If you limit them by rectangle and either repulse them from walls or teleport them to other side when they got close) and have too high separation, they will be pushed from walls (from walls itself or from other who just were teleported, who will then be pushed to other side (and push and be pushed again)).

So try tighter cohesion, limited sight, more space and distribute them clustered (pick random point and place multiple of them small random distance from there), not uniformly or normaly.

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As far as I am aware, I should not need to distribute them in clusters. However, I have implementing limiting the range on alignment and cohesion (separation was already done in Parker's pseudo-code). With a fairly small cohesion limit radius, I get the same problem manifesting in a different way - the boids now form clusters and then oscillate as they did before. This is an improvement, at least, since we have clusters (this makes sense, since cohesion is no longer global). –  Iskar Jarak Jun 2 '11 at 21:07
    
If it helps, my boids are triangles with a height and width of 30x20, the separation radius is now at 50, the cohesion radius at 75, and the alignment radius at 80. –  Iskar Jarak Jun 2 '11 at 21:10
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I encountered this problem as well. I solved it by making sure that the method for updating each boid's velocity added the new velocity onto the old, instead of resetting it. Essentially, what's happening is this: The boids are trying to move away from each other but can't accelerate (because their velocities are being reset instead of increasing, as they should), thus the "twitching". Your method for updating velocities should look like

def set_velocity(self, dxdy):
    self.velocity = (self.velocity[0] + dxdy[0], self.velocity[1] + dxdy[1])

where velocity and dxdy are 2-tuples.

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A good suggestion for something to check, but I assure you that this is not the cause of my problem. I am updating velocity correctly, by setting it to the sum of the current velocity and the calculated acceleration for that boid. –  Iskar Jarak Jul 18 '11 at 4:39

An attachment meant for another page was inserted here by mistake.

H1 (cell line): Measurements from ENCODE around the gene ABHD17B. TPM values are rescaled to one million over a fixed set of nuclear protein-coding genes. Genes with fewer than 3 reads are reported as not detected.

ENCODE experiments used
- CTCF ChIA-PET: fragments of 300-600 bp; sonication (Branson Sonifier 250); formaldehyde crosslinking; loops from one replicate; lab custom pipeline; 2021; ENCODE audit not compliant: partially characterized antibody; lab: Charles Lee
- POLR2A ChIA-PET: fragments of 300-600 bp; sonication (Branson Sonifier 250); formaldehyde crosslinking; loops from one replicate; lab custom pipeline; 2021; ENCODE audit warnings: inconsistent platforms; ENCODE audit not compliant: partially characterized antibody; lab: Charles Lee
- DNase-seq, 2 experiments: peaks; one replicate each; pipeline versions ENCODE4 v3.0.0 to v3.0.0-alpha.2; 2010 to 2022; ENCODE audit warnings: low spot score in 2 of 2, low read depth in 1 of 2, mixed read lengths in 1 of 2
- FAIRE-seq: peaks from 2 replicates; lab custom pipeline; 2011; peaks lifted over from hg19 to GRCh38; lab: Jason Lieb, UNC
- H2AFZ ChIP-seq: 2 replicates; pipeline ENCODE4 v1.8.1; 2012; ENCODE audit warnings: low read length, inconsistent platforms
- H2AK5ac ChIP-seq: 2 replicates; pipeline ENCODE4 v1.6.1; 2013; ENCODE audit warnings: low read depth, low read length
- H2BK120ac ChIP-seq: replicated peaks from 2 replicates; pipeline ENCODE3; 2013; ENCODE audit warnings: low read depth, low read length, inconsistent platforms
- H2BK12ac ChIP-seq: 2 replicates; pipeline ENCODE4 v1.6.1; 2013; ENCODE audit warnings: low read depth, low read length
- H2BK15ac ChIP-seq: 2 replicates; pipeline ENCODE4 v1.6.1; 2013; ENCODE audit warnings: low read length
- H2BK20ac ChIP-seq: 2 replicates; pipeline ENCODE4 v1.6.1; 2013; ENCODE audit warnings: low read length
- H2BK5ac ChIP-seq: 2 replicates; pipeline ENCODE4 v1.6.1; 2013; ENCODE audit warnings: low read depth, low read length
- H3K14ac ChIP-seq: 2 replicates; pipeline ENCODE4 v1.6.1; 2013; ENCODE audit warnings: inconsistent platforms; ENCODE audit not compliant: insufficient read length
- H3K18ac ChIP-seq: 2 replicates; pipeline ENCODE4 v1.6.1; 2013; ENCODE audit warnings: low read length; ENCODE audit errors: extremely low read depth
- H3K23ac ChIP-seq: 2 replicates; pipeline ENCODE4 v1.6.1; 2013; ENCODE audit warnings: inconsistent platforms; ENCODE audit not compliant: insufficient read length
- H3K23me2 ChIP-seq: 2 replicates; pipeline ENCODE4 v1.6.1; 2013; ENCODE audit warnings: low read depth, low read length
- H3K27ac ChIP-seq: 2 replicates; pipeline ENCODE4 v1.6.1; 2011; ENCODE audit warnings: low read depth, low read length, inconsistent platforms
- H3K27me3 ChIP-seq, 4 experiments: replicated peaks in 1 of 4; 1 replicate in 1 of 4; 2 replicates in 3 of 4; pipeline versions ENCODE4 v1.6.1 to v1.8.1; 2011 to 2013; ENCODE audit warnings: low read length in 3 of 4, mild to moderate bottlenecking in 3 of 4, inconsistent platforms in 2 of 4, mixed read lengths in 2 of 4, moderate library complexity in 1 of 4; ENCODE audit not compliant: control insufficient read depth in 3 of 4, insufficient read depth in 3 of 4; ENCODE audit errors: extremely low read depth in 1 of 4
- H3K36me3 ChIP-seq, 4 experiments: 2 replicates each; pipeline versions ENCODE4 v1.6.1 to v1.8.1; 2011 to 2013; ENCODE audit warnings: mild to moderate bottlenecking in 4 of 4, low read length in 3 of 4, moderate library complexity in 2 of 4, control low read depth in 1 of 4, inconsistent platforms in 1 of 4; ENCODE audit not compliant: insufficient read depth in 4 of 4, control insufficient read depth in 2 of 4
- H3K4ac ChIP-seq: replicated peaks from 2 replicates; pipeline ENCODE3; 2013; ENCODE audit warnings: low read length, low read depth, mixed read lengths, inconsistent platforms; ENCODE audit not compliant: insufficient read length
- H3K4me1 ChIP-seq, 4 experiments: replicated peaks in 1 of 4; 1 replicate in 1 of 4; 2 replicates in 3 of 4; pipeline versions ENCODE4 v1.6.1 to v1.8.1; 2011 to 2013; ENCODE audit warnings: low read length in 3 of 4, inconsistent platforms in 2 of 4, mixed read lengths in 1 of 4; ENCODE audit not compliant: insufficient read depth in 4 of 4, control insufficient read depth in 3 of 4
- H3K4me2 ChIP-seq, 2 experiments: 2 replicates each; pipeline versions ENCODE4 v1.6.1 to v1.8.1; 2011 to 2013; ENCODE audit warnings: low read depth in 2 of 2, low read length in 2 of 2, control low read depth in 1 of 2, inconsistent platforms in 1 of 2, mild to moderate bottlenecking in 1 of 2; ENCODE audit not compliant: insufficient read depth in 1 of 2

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I wonder if you have a problem with collision rectangles. If you implemented something based on overlapping rectangles (like, say, this), you can end up with the behaviour you describe when two rectangles are close enough that any movement causes them to intersect. (Or even worse if one rectangle can end up totally inside another.)

One solution to this problem is to make sure each boid only looks in a forwards direction. Then you avoid the situation where A cannot move because B is too close in front, but B cannot move because A is too close behind.

A quick check is to actually paint all of your collision rectangles and colour any intersecting ones a different colour. It often gives a clue as to the cause of the stopping and twitching.

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A good thought, but I'm not using rectangles. I'm not doing any collision detection, just modelling the boids as points and relying on the separation force applied to prevent collisions from ever happening. As I understand it, that is pretty standard for flocking. –  Iskar Jarak Jan 8 '12 at 20:44